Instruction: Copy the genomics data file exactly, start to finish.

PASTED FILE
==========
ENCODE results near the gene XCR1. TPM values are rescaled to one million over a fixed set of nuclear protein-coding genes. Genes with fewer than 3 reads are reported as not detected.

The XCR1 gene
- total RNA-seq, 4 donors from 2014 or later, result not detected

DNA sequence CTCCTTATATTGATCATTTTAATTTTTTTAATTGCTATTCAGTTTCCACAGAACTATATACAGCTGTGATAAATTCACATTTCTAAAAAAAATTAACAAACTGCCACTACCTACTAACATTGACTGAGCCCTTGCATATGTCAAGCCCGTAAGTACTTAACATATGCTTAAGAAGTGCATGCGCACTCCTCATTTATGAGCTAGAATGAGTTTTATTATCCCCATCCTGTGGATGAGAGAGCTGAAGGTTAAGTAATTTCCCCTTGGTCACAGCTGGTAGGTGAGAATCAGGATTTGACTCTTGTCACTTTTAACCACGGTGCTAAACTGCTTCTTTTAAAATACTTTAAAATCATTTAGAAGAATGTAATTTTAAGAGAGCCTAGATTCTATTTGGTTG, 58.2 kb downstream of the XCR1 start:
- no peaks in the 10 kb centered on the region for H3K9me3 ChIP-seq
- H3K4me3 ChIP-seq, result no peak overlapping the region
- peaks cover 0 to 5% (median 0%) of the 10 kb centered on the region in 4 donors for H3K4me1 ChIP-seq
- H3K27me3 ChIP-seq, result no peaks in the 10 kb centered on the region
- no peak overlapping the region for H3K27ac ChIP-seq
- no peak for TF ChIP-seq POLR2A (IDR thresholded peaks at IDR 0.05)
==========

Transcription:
ENCODE results near the gene XCR1. TPM values are rescaled to one million over a fixed set of nuclear protein-coding genes. Genes with fewer than 3 reads are reported as not detected.

The XCR1 gene
- total RNA-seq, 4 donors from 2014 or later, result not detected

DNA sequence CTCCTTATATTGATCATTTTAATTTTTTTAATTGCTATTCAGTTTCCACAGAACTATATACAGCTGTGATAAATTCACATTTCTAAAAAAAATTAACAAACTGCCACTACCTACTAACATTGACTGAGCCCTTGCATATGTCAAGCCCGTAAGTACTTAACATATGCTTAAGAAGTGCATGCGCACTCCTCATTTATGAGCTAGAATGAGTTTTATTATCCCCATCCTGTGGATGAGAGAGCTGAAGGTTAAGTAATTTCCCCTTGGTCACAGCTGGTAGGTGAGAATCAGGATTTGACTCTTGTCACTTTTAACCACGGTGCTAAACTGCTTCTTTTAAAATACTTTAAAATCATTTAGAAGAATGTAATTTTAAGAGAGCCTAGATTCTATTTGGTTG, 58.2 kb downstream of the XCR1 start:
- no peaks in the 10 kb centered on the region for H3K9me3 ChIP-seq
- H3K4me3 ChIP-seq, result no peak overlapping the region
- peaks cover 0 to 5% (median 0%) of the 10 kb centered on the region in 4 donors for H3K4me1 ChIP-seq
- H3K27me3 ChIP-seq, result no peaks in the 10 kb centered on the region
- no peak overlapping the region for H3K27ac ChIP-seq
- no peak for TF ChIP-seq POLR2A (IDR thresholded peaks at IDR 0.05)